Lawyers to fight Irish Bill criminalising trade with occupied territories
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Lawyers to fight Irish Bill criminalising trade with occupied territories

US and UK based pro-Israel lawyers say the Bill is 'highly-aggressive Israel boycott policy' after Irish Senators vote it through

Ma'ale Adumim settlement - an example of occupied territory that the Irish Bill would prohibit trade with
Ma'ale Adumim settlement - an example of occupied territory that the Irish Bill would prohibit trade with

Pro-Israel lawyers are to resume their legal battle against an “aggressive” Irish Bill that would make it illegal for Irish citizens or businesses to trade with occupied territories anywhere in the world.

Jonathan Turner of UK Lawyers for Israel (UKLFI) and Ignacio Palacios, the Spanish counsel for New York based litigation fund The Lawfare Project, are targeting the Control of Economic Activity (Occupied Territory) Bill 2018.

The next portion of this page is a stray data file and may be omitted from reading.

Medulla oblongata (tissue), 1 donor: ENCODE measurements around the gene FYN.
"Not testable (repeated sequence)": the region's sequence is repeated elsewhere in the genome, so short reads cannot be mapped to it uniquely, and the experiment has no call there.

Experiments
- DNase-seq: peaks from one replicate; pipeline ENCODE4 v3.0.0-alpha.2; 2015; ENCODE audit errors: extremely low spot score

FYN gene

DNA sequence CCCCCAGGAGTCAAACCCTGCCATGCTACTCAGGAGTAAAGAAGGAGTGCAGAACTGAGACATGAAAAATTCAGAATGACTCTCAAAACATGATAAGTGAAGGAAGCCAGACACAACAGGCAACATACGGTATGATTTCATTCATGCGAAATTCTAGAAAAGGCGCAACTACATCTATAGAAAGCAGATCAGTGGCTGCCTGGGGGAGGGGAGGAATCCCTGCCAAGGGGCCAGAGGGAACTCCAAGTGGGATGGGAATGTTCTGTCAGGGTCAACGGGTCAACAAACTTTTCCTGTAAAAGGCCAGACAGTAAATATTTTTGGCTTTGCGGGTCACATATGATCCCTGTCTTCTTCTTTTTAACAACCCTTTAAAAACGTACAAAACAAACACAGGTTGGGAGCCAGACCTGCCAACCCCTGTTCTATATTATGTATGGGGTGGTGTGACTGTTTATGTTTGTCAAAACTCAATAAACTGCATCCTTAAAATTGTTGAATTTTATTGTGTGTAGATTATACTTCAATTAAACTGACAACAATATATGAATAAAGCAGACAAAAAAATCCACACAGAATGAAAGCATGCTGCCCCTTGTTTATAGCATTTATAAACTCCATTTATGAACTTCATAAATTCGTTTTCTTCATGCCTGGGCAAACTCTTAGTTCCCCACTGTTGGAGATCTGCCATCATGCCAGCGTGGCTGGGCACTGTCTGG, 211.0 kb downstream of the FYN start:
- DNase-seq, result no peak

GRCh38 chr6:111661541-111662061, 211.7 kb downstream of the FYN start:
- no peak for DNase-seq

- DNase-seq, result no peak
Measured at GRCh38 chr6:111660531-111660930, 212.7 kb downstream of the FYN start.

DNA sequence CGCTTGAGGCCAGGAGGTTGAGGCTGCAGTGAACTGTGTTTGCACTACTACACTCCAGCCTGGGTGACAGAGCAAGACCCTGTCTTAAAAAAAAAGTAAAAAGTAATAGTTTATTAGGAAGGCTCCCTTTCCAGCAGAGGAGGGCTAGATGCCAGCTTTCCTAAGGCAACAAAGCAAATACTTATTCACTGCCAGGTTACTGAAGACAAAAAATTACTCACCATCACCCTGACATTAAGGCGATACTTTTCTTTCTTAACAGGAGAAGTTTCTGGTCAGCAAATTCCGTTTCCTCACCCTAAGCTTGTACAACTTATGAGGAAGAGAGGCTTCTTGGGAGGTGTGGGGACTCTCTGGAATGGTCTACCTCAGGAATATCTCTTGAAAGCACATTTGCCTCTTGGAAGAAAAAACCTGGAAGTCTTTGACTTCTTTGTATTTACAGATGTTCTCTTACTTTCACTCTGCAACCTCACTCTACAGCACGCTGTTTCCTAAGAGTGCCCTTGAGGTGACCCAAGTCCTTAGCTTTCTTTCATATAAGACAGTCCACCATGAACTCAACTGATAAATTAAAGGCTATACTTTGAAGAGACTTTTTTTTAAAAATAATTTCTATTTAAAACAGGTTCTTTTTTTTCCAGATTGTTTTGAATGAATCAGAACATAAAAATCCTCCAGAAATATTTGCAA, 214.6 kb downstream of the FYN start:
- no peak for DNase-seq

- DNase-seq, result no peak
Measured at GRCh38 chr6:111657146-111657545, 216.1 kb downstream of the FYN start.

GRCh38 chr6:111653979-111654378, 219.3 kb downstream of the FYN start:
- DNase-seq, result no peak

The Bill was introduced earlier this year and passed its initial vote in the Irish Senate on Wednesday.

Its stated intention is “to give effect to the State’s obligations arising under the Fourth Geneva Convention relative to the Protection of Civilian Persons in Time of War and under customary international humanitarian law”.

For this purpose, the Bill would “make it an offence for a person to import or sell goods or services originating in an occupied territory or to extract resources from an occupied territory in certain circumstances”.

Anyone importing or selling goods or service from and to the settlements would therefore be liable to a fine exceeding £200,000 or imprisonment for up to one year.

Palacios said the Bill “would enact an official, highly aggressive anti-Israel boycott policy within a national government that targets individuals not based on their conduct, but on their national origin and place of residence… That specific scenario had not materialised before”.

The lawyers said many large American companies have Irish subsidiaries for tax reasons, but that these companies would “face an impossible position” if the Bill passed, because they are also required to comply with US anti-boycott provisions.

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